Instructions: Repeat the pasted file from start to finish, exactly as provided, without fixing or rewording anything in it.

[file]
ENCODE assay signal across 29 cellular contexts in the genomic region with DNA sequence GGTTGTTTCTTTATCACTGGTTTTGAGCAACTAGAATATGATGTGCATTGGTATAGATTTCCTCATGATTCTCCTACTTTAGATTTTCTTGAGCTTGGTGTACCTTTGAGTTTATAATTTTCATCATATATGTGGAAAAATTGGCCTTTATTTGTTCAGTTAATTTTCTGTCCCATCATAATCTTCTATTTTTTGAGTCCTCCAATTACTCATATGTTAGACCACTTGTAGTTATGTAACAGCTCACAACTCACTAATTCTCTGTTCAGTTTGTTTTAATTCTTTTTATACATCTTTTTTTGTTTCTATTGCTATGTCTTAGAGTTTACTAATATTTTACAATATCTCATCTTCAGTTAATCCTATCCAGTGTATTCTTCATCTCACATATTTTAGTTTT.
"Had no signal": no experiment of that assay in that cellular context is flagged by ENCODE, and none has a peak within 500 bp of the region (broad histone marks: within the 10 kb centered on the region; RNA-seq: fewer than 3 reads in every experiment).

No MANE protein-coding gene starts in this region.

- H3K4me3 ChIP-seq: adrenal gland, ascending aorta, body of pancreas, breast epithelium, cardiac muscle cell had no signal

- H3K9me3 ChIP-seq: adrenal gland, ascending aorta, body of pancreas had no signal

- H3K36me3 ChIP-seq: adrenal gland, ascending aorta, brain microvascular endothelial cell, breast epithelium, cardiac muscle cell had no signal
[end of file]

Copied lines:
ENCODE assay signal across 29 cellular contexts in the genomic region with DNA sequence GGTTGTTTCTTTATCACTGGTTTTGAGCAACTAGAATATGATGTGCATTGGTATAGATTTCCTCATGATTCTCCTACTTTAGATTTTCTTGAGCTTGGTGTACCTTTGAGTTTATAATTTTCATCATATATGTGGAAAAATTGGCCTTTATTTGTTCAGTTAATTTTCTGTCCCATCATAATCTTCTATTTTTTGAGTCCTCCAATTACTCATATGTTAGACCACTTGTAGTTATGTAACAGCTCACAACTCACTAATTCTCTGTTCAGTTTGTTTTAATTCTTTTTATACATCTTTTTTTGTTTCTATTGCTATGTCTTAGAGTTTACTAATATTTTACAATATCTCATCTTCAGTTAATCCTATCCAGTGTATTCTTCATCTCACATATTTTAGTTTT.
"Had no signal": no experiment of that assay in that cellular context is flagged by ENCODE, and none has a peak within 500 bp of the region (broad histone marks: within the 10 kb centered on the region; RNA-seq: fewer than 3 reads in every experiment).

No MANE protein-coding gene starts in this region.

- H3K4me3 ChIP-seq: adrenal gland, ascending aorta, body of pancreas, breast epithelium, cardiac muscle cell had no signal

- H3K9me3 ChIP-seq: adrenal gland, ascending aorta, body of pancreas had no signal

- H3K36me3 ChIP-seq: adrenal gland, ascending aorta, brain microvascular endothelial cell, breast epithelium, cardiac muscle cell had no signal